Fabio Grosso, the unlikely hero of Italy's victory in the 2006 World Cup in Germany, was born on this day in 1977 in Rome.  Selected for Marcello Lippi's squad for the Finals as cover for first-choice left-back Gianluca Zambrotta, Grosso eventually secured a place in Lippi's team and went on to score one of the most important goals in Italy's World Cup history as they beat the hosts, Germany, to reach the final.  He then secured his place in Azzurri folklore by scoring the winning penalty in the final against France as Italy lifted the trophy for the fourth time, equalling Brazil's record.  Yet Grosso arrived at the finals as a player who, if not an unknown, seldom attracted attention and had enjoyed a career that was respectable but certainly not eye-catching.  Five years before 2006,  he was playing in Serie C for Chieti, in the town in Abruzzo where he grew up, and only two and a half years before the tournament he left Serie A side Perugia to play for Palermo in Serie B.  Nonetheless, Palermo did win promotion to Serie A soon after Grosso arrived and at the same time he quietly established himself as Lippi's first choice at left back in the 2006 World Cup qualifying competition.  Read more…

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Alberto Moravia - journalist and writer


Italian novelist recognised as major 20th century literary figure

The novelist Alberto Moravia was born Alberto Pincherle on this day in 1907 in Rome.  He adopted Moravia, the maiden name of his paternal grandmother, as a pen name and became a prolific writer of short stories and novels. Much of his work has been made into films.  Before the Second World War, he had difficulties with the Fascist regime, which banned the publication of one of his novels. But his anti-Fascist novel Il conformista later became the basis for the film The Conformist directed by Bernardo Bertolucci.  In 1941 he married the novelist Elsa Morante and they went to live first on Capri, and then in the Ciociaria area of Lazio before returning to Rome after it was liberated in 1944.  Moravia was once quoted as comparing a childhood illness, which confined him to bed for a long period, with Fascism. He said they had both made him suffer and do things he otherwise would not have done.  He died in Rome in 1990 and is remembered today as an important literary figure of the 20th century.  Read more…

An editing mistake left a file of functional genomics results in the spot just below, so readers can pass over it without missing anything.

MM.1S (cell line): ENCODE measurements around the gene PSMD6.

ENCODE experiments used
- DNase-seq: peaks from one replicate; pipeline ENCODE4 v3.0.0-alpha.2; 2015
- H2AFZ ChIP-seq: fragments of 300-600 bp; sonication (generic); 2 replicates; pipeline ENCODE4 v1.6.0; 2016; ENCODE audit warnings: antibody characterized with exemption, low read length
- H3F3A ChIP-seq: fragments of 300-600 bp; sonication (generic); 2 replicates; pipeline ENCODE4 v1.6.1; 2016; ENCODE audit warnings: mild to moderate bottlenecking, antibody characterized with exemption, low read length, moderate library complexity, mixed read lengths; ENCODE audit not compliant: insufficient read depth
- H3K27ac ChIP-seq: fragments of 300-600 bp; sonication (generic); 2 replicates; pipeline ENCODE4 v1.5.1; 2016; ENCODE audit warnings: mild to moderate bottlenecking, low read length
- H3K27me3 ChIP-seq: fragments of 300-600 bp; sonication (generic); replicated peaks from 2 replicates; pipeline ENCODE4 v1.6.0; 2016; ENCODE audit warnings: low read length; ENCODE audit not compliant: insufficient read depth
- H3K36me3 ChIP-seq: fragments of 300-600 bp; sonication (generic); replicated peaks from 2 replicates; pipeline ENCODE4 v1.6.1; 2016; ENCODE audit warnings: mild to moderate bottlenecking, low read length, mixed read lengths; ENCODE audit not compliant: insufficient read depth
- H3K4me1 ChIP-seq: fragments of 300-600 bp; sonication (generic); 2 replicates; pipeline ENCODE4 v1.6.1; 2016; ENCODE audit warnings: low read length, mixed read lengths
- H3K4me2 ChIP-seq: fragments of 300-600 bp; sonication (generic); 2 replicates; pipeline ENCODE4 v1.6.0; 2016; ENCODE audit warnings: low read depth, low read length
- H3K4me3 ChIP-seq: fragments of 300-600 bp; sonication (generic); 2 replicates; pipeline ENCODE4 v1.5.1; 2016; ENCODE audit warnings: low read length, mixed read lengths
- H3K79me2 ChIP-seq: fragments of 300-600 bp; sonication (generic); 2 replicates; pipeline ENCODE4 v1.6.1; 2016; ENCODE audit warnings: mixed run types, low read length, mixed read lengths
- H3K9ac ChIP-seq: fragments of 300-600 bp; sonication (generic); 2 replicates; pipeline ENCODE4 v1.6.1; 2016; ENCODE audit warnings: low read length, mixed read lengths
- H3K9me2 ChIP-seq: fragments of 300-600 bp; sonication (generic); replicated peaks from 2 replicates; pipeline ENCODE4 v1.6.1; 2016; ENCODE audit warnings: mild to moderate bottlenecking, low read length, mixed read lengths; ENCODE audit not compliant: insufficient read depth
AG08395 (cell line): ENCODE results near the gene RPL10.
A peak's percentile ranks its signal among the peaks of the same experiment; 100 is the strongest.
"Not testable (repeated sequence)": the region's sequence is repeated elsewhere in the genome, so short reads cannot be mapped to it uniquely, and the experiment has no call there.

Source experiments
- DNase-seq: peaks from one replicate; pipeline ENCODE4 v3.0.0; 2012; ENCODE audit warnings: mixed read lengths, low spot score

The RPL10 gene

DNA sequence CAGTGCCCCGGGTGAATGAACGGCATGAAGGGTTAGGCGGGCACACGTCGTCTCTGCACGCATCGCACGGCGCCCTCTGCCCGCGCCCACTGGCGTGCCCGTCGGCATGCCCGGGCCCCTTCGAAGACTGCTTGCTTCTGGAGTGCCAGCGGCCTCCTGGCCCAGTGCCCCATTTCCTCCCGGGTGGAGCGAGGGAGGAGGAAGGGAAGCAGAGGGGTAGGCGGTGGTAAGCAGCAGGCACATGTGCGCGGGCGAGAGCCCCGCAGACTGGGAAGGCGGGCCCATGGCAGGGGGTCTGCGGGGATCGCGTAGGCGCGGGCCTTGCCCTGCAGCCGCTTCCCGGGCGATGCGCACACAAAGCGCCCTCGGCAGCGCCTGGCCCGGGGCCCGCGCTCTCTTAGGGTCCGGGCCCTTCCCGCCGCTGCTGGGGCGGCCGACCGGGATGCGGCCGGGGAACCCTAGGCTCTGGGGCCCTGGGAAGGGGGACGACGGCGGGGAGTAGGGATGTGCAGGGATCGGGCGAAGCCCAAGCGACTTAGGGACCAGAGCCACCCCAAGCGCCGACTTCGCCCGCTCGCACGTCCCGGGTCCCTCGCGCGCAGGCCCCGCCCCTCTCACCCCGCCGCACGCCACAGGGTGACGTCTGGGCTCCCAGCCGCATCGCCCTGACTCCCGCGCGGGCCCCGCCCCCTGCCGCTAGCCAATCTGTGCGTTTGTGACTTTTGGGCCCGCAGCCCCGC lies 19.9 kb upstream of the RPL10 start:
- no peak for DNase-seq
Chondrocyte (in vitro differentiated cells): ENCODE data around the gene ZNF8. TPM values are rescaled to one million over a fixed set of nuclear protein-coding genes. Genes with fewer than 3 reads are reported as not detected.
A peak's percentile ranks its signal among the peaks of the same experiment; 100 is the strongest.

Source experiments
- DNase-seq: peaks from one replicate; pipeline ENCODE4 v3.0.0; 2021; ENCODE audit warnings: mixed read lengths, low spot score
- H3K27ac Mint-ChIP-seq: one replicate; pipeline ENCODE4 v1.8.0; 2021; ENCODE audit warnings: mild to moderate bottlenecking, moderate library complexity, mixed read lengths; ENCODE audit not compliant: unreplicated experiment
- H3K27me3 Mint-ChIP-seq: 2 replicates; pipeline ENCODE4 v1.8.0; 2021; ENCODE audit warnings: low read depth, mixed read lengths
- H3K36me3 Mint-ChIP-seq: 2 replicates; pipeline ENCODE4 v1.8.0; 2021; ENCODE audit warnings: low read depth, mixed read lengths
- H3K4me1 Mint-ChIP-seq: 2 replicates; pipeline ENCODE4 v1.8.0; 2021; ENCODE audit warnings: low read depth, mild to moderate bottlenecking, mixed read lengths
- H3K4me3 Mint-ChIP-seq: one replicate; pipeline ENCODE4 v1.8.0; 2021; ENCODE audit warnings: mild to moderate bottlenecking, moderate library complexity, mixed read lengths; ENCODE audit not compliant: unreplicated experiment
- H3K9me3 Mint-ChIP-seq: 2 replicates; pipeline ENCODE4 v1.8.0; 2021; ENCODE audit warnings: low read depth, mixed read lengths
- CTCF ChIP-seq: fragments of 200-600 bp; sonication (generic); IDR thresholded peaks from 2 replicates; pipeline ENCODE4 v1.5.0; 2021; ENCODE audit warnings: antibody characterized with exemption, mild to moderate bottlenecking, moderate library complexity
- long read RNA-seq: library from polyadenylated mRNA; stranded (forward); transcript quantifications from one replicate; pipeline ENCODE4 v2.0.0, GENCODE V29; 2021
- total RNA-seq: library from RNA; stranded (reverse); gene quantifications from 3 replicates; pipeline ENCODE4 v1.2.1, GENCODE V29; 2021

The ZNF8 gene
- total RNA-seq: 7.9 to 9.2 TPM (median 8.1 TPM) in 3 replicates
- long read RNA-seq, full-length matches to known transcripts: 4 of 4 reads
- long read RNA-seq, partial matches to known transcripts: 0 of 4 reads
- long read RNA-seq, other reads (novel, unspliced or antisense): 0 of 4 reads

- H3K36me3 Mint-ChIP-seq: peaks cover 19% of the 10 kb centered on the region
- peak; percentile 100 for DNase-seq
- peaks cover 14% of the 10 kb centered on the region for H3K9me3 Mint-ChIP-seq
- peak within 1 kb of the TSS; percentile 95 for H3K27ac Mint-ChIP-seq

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Caterina Scarpellini – astronomer and meteorologist


Female ‘assistant’ remembered for her important discoveries

The astronomer Caterina Scarpellini, who discovered a comet in 1854 and was later awarded a medal by the Italian government for her contribution to the understanding of astronomy and other areas of science, died on this day in 1873 in Rome.  Caterina had moved from her native Foligno in Umbria to Rome at the age of 18 to work as an assistant to her uncle, Abbe Feliciano Scarpellini, who was the director of the Roman Campidoglio Observatory. He had been appointed in 1816 by Pope Pius VI to a new chair of sacred physics in the Roman College of the Campidoglio, marking a turning point in the attitude of the Roman Catholic Church to science.  From 1847 onwards, Caterina edited Corrispondenza Scientifica in Rome, a bulletin publishing scientific discoveries. She carried out her observations six times a day and reported on her findings.  She married Erasmo Fabri, who was also an assistant at the observatory, and together they established a meteorological station in Rome in 1856.  Caterina published reports of her astronomical observations and meteorological measurements in Italian, French and Belgian journals and also wrote about electrical, magnetic and geological phenomena.  Read more…